YF: Before I knew who my villain was, I considered a wider time frame, though the 80s and 90s had the edge. I wanted an American artist heroine who was a student of Impressionism or one of the other movements of that era. While there were many artists working in early post-1900 Paris that I love, I do prefer the works of the latter half of the 19th century to the modernists, so that was a big factor. But edging it toward the 20th century also offered a lot of interesting artistic turmoil for the heroine to encounter throughout the series. I didn’t want the shadow of the Civil War hanging over my heroine, so that excluded the 1860s. I was interested in referencing the Commune, but I didn’t want the bleakness of 1870s Paris. I also hoped to have Oscar Wilde as a character at some point (I’d planned a scene where he met the Revenants in Floats the Dark Shadow, but there wasn’t room for it, so he’s just referenced and is an alibi for one crime). I also had hopes of doing Hugo’s funeral in flashback, but that didn’t work out. Those things were all part of the decision, as I looked at who was alive and working in Paris from 1860-1900, and what events I might include.

Somewhere in here, when my first plot wasn’t coming to life, I decided on a Gilles de Rais copycat for my villain. Huysmans book about Gilles de Rais, La Bàs, was published in 1891, so I focused my research on the 90s. In my reading, I found the story of the Bazar de la Charité, and decided it was a wonderful dramatic scene. I love having a big historic event in my books, even if it’s not one that’s well remembered now, so that was the deciding factor for the year 1897. I’d even thought Michel and Theo might meet at the Bazar, but that chapter kept moving toward the center and I wanted them to have some contact about the murders before that. Somewhat later, I found the story of the midnight concert in the catacombs, and was overjoyed that it happened earlier that year. Those were my historic lynch pins. I hadn’t paid a huge amount of attention to the dates of the Commune at first, as it was going to be dealt with in Michel’s memory, but then I saw that it framed the events of the novel as well. As for the poets, the greatest of the era were all mostly dead—Baudelaire, Rimbaud, Verlaine—but they were still the main influences on the Revenants.floats the dark shadow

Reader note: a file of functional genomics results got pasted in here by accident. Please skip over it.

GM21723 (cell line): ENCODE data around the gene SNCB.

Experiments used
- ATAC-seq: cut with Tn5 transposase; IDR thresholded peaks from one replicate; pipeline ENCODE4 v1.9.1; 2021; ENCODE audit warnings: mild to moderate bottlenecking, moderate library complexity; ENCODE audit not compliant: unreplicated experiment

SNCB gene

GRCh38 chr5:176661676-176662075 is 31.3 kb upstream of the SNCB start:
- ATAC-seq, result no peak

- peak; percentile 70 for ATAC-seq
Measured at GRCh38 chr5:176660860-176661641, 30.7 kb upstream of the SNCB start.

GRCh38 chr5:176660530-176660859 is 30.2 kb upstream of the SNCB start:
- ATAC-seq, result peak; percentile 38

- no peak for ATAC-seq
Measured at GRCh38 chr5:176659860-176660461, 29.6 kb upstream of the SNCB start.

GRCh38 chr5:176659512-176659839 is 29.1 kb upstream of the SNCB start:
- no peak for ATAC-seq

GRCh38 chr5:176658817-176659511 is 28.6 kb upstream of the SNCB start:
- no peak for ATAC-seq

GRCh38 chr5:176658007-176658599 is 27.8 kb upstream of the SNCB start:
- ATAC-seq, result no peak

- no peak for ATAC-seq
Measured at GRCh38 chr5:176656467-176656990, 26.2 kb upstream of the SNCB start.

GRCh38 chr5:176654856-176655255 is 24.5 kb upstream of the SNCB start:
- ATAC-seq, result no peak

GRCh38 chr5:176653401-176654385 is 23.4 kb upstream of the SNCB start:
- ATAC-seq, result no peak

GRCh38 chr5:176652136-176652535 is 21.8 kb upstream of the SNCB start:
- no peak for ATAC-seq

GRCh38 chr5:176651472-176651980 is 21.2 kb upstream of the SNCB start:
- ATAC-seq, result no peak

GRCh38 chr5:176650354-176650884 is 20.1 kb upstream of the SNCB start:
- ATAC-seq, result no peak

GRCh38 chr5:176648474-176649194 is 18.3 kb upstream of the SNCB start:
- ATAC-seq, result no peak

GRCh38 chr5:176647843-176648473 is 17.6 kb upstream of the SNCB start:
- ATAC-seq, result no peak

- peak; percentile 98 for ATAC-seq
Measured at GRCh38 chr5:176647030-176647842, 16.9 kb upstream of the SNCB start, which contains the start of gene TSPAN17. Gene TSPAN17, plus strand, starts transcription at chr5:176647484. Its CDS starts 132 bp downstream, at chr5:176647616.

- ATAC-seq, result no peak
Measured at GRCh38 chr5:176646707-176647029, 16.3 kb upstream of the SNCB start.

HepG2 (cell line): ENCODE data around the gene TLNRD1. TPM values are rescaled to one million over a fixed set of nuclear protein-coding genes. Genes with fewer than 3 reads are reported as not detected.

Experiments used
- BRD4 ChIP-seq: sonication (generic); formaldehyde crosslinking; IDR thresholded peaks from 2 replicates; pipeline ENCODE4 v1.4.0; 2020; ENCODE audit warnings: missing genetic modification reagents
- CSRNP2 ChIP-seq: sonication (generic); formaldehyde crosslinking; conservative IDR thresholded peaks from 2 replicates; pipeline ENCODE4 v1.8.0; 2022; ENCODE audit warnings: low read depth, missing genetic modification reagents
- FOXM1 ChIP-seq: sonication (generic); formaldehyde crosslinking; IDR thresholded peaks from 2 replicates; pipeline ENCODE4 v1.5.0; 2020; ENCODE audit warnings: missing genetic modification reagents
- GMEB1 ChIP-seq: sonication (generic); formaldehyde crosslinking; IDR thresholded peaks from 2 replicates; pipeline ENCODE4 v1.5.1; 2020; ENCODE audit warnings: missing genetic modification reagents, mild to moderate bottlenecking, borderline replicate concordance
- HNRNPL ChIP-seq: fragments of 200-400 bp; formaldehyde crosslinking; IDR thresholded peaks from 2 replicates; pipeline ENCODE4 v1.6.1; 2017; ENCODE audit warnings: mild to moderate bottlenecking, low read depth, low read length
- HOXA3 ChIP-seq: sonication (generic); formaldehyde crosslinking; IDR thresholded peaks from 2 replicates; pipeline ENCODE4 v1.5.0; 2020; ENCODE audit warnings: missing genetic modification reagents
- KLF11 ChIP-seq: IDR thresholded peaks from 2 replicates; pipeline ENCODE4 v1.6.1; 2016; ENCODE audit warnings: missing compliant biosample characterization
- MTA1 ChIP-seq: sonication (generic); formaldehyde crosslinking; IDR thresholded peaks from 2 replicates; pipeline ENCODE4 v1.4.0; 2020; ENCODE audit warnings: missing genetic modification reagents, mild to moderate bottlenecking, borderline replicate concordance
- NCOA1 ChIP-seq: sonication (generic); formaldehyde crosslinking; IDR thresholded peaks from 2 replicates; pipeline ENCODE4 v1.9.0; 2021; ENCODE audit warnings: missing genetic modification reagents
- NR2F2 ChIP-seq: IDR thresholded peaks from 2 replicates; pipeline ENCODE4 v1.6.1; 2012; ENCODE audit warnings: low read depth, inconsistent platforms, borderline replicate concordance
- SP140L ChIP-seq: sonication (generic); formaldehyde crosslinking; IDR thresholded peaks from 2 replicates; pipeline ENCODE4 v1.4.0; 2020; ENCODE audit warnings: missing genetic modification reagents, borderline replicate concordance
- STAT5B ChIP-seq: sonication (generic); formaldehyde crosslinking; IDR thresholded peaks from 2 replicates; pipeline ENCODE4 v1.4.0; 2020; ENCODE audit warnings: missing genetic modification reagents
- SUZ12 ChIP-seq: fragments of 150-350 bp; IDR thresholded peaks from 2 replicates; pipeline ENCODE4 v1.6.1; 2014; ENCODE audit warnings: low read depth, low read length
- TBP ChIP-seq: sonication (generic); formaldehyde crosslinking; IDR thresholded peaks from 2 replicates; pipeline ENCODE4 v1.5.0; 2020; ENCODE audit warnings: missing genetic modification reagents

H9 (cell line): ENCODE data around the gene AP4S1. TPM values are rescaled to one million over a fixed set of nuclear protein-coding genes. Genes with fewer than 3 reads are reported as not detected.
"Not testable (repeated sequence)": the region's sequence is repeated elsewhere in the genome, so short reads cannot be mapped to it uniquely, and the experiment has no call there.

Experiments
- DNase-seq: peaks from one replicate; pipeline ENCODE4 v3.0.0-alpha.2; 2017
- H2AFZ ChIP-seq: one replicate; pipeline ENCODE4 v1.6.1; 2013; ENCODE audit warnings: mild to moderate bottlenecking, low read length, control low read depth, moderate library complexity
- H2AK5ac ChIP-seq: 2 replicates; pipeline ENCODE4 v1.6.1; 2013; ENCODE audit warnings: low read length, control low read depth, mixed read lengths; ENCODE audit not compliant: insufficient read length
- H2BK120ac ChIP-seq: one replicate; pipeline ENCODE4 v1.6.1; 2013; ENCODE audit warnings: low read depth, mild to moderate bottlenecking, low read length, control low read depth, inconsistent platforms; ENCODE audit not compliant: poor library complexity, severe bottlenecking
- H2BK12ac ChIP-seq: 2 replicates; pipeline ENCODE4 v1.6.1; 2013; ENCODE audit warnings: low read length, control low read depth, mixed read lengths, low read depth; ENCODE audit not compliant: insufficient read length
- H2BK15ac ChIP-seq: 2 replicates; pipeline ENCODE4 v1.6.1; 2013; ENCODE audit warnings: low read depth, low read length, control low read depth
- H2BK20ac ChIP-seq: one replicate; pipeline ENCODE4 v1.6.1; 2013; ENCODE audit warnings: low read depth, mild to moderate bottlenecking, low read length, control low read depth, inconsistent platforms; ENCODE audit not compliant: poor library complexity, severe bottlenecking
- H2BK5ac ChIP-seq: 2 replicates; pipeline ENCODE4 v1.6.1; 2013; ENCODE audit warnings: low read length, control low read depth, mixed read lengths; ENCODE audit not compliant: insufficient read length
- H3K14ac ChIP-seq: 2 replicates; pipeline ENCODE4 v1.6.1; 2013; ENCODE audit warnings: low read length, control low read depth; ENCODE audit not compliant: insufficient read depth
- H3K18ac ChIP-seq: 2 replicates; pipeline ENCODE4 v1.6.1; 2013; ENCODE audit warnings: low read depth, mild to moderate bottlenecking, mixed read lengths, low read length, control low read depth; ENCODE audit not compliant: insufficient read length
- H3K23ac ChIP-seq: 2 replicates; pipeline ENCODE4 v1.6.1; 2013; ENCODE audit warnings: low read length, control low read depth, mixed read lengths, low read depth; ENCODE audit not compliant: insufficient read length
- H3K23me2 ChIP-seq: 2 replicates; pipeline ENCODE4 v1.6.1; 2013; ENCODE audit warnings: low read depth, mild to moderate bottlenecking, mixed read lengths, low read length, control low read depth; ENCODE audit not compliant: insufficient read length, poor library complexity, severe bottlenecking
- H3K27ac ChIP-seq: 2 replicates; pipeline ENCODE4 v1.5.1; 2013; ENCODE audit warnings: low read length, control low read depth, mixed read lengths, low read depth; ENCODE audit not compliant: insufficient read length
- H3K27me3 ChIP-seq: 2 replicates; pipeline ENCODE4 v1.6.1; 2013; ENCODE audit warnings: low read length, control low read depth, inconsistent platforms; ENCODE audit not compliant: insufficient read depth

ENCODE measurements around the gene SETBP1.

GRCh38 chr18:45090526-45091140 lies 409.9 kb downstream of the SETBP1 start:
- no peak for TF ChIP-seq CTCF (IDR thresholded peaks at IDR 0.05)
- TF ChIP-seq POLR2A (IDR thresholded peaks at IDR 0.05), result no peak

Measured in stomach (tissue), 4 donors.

SAT: Where did Theo come from? Do you have any background as an artist yourself?

YF: I do have a degree in art, and when I decided to write a mystery set in Paris, I absolutely wanted an artist heroine because I felt I could bring her to life vividly, and have her see Paris in a unique way.  Theo and I share a lot of opinions—but not all, and she’s much braver and more direct and emotional than I am.

I had a completely different character at first, but she refused to be an artist, she wanted to be a journalist. I struggled for months with that character and plot, and had all but given up when my copycat killer idea came up and flipped everything around. Theo and Michel had actually been characters in an abandoned historical romance, an Elizabethan La Femme Nikita. When the cop took on new importance to track down my copycat killer, I seized upon them, but had to really reimagine their backstories, since the spy framework put totally different pressures on them that vanished with the fin de siècle Paris setting.

SAT: Tell us how you went about researching the details of 19th-century police work in Paris that are so essential to your portrayal of Michel and to the plot of your story?

YF: That was and is one of the hardest aspects, as my French is nowhere near good enough to use original sources. I hunted the whole time I was working for more and better information in English. I had a book called Crime Scene Stories that was very useful. And I had a great find in a book of the period, with lots of etchings, called The Paris Law Courts, which had great information on how prisoners were booked and what the interior of the jails was like.

I’ve made Michel a member of the Special Brigade, which was quite real, and let him play a bit fast and loose with the hideously bureaucratic French police and law system. There is lots of information available on Bertillon’s complex system of anthropometry which was in use all over the world at the time, before being supplanted by fingerprints. So I could play around with that. There were a lot of big changes happening, so information on historic cases and changes in practices are relatively easy to find, but basics are elusive.

I have visited parts of the old prison, and the Police Museum in Paris.

SAT: I love your website, and it’s even more remarkable to me that you did it all yourself. Tell us how you went about the process of learning the techniques and designing the site.